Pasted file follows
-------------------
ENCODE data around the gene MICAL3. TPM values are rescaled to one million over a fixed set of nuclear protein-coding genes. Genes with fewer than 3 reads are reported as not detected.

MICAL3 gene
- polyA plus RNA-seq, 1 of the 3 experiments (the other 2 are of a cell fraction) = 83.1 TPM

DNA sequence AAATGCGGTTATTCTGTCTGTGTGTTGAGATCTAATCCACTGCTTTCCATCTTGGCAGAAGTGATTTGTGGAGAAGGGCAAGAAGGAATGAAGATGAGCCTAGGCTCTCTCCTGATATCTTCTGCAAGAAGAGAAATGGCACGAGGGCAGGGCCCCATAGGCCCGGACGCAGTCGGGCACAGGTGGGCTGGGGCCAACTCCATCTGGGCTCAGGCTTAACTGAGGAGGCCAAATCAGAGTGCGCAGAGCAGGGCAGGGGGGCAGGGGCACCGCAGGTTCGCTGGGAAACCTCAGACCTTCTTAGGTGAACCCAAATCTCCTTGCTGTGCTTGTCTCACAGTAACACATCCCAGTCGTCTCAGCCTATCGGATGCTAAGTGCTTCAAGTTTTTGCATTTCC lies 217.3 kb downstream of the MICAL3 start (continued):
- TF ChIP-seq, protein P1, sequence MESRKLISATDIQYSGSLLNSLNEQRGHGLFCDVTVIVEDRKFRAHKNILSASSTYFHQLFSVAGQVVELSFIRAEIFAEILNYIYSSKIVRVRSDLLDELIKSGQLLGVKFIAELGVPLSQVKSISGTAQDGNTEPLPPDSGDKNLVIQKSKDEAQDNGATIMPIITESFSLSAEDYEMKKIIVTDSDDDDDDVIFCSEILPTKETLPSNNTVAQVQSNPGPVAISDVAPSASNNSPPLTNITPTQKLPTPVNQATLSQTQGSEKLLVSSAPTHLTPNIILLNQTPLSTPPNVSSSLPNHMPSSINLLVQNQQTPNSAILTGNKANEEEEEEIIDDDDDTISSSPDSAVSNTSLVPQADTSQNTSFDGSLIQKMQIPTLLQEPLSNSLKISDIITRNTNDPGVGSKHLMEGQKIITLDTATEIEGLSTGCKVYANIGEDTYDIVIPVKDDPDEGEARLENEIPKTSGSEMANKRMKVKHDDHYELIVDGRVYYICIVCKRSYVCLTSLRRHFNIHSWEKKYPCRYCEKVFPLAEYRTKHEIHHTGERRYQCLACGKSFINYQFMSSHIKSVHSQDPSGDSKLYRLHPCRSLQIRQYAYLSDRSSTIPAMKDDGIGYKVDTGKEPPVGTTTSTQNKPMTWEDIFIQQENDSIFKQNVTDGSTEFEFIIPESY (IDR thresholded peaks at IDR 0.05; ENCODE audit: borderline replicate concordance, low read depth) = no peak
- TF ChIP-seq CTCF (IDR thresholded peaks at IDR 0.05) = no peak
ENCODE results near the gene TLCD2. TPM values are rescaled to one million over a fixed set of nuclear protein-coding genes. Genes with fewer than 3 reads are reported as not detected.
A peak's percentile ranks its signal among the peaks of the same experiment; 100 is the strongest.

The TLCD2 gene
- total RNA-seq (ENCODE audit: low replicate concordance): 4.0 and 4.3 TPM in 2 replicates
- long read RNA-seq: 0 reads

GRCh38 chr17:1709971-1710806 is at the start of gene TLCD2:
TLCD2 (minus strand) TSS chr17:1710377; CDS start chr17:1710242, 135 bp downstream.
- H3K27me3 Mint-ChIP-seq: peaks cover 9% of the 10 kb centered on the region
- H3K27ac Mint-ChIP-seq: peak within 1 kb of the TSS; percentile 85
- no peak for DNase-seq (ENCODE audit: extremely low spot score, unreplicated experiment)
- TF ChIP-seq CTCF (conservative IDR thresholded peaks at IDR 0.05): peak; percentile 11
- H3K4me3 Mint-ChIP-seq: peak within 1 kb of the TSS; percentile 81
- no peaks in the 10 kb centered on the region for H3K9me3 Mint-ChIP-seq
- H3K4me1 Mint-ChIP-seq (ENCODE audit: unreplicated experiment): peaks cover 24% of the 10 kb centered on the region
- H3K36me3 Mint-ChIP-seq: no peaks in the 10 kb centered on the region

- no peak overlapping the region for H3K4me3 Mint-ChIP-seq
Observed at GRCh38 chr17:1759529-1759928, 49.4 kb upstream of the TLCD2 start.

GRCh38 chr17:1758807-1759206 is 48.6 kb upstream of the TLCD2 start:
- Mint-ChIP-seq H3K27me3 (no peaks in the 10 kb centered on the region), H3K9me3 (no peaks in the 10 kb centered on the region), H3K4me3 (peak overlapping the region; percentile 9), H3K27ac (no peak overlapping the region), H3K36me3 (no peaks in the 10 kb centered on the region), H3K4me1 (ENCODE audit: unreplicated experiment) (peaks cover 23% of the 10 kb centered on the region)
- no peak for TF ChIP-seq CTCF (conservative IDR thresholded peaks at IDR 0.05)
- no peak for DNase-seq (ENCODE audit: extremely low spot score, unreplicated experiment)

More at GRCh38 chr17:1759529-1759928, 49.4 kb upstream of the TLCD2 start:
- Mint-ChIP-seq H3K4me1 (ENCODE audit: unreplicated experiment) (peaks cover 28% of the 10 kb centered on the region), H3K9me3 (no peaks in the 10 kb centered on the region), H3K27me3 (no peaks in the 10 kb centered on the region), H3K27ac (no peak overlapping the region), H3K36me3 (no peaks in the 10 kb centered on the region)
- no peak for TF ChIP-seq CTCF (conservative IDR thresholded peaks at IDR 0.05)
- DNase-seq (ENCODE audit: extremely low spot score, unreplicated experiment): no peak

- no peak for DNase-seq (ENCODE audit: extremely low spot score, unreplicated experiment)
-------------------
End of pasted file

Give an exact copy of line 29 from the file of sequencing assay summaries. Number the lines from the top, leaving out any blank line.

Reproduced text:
- Mint-ChIP-seq H3K4me1 (ENCODE audit: unreplicated experiment) (peaks cover 28% of the 10 kb centered on the region), H3K9me3 (no peaks in the 10 kb centered on the region), H3K27me3 (no peaks in the 10 kb centered on the region), H3K27ac (no peak overlapping the region), H3K36me3 (no peaks in the 10 kb centered on the region)